PopMatters is moving to WordPress. We will publish a few essays daily while we develop the new site. We hope the beta will be up sometime late next week.

Amy Cook: Summer Skin

The singsong rhythms, light syncopation, and gently sung lyrics belie the violence of the cruel world. The result can simply be called weird.

Amy Cook

Summer Skin

Label: Roothouse
US Release Date: 2012-08-28
UK Release Date: Import

The weird thing about Amy Cook’s latest disc is how normal it sounds at first listen. Her lush, aching country-rock voice resembles that of many other female singers on the FM dial. The dozen tunes are of a conventional length and feature the same basic guitar, bass, drums, instrumentation one hears on many top-selling records. (Cook’s backed by such talented musicians as bassist Me’Shell N’Degeocello, guitarists David Garza and Chris Bruce, and drummer Jonathan Wilson.) But the more one hears, the stranger the songs sound. There is more going on than what initially meets the ear.

In Cook’s world, airplanes do not fly. They drive down the roads and byways. Cars fly on roads like California’s legendary Highway 101. And Cook finds that those who engage in other forms of transportation, well -- walking while on fire is a difficult task. These images are spread over three different songs as the one constant on the record is that everything is changing, from the seasons to our skin to our state of mind.

The worst thing a person can do is nothing, Cook notes on “Waiting for the World to End”. “The one thing I won’t do / Is sit around with you," she complains. Yeah, maybe civilization as we know it will end in self-destruction. Maybe we have no control over the bad things that happen. That’s no reason to just hang out. In fact the opposite is true; that is the reason to do something. Still, Cook is cautious. On another song, she puts rocks in her pocket to slow her down because she understands going faster and faster can just leave dizzy by seeing the “Sun Setting Backwards”.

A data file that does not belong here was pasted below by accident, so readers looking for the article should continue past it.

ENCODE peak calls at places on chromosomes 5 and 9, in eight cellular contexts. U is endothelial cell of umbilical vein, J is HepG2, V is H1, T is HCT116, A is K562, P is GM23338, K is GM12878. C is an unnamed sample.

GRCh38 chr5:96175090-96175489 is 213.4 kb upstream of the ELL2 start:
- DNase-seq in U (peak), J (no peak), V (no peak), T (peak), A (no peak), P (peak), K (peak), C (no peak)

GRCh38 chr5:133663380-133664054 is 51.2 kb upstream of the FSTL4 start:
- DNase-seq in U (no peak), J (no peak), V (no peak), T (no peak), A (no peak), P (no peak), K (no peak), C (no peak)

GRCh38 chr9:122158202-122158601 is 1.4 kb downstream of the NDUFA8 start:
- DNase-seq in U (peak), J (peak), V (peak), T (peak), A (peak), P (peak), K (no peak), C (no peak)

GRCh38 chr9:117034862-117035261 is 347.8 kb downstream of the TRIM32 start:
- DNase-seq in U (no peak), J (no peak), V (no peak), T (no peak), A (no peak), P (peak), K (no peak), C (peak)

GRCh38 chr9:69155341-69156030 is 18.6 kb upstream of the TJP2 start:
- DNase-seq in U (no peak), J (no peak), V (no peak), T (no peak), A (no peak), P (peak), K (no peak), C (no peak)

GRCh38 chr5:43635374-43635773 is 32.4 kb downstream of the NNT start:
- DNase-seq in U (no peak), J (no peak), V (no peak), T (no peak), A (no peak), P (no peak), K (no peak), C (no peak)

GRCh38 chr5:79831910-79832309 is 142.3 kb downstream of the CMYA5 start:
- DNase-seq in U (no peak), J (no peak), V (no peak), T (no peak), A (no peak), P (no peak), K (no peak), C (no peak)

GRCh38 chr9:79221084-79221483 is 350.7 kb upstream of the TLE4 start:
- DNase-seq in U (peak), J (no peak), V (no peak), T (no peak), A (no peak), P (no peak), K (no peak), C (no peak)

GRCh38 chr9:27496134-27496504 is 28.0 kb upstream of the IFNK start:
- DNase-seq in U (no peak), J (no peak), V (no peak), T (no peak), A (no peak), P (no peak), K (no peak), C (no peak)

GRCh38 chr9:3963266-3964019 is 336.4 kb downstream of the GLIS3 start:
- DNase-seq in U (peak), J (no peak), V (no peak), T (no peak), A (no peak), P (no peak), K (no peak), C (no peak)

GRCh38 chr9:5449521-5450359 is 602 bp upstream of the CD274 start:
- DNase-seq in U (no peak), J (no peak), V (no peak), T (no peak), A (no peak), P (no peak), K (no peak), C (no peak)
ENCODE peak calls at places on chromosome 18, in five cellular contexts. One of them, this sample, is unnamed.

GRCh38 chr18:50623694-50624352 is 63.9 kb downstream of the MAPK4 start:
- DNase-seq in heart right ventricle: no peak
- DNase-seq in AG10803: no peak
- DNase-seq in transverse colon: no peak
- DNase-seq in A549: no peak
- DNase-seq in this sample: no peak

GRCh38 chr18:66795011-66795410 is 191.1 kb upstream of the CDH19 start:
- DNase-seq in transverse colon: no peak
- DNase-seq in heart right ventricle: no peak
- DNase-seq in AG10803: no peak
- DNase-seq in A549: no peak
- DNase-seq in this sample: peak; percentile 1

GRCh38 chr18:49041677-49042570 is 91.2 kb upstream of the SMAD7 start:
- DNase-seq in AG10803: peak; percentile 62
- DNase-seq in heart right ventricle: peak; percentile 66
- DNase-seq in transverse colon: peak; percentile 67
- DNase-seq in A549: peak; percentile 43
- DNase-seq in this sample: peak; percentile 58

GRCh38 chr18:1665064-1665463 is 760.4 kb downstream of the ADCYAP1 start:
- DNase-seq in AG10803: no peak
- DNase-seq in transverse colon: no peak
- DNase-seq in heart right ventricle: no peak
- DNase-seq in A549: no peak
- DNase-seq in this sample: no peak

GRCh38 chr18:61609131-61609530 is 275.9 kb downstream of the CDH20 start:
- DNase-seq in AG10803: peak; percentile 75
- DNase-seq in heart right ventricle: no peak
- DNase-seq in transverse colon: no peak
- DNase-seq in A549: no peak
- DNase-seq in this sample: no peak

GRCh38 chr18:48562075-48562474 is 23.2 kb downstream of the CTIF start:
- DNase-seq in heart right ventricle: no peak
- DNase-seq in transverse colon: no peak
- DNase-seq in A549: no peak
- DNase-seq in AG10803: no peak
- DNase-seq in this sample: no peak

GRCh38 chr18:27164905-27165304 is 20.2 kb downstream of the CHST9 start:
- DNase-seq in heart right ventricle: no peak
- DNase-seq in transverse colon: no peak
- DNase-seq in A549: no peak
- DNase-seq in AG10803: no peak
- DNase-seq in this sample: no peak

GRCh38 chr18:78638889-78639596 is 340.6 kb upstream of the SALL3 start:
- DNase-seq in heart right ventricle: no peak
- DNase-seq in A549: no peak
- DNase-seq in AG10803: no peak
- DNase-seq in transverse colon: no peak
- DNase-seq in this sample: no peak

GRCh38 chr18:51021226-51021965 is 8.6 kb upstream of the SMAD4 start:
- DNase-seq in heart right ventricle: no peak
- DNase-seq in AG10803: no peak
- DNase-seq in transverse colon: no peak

Cook conveys her thoughts and feelings through vocal restraint. Even when she sings loudly about the pain of loss, as in “It’s Gonna Rain”, it always sounds like she’s holding back. This adds a formal feeling to the pronouncements. And the same is true when she croons about happiness, like on the fable-esque “Levee” as Cook goes from a chorus of “helpless, helpless” to “holy, holy” while singing about family matters. Her ability to keep from yelping or shouting, laughing or crying, while singing about deep emotional matters allows her get as odd as she wants. It’s like the way one can say a deeply insulting remark to an authority in a civil tone with clean language, and be complimented for one’s positive feedback. While if one just loudly spouted a two-word epithet that begins with an “f”, one’s opinion would not be considered seriously. The two expressions could be identical in meaning.

Which leads to a mention of the most idiosyncratic tune, “Hello Bunny”. At first, this just sounds like a paean to those yard varmints that run through suburban lawns. Soon it turns into a morality tale where mom runs away to the hills, the baby’s hooked on pills, and danger lies in the basement. The bunny is advised to get a Bowie knife to literally save her hide from those that would kill her for her skin. The singsong rhythms, light syncopation, and gently sung lyrics belie the violence of the cruel world. The result can simply be called weird: That seems an apt description of a little rabbit, who’s prepared to name names and wields a large pointed blade for protection against enemies.

But then again, Cook relocated several years ago from California to Austin, Texas: a city with the motto “Keep Austin Weird”. She’s a regular performer at Lambert's (Details about the place would only make you drool with hunger), and Cook is joined by an other Austin female demi-goddess, Patty Griffin, on other songs. In fact Griffin’s main squeeze, Robert Plant, even joins the action on two tracks. The result? Summer Skin seems a seminal Austin product.


Please Donate to Help Save PopMatters

PopMatters have been informed by our current technology and hosting provider that we have less than a month, until November 6, to move PopMatters off their service or we will be shut down. We are moving to WordPress and a new host, but we really need your help to save the site.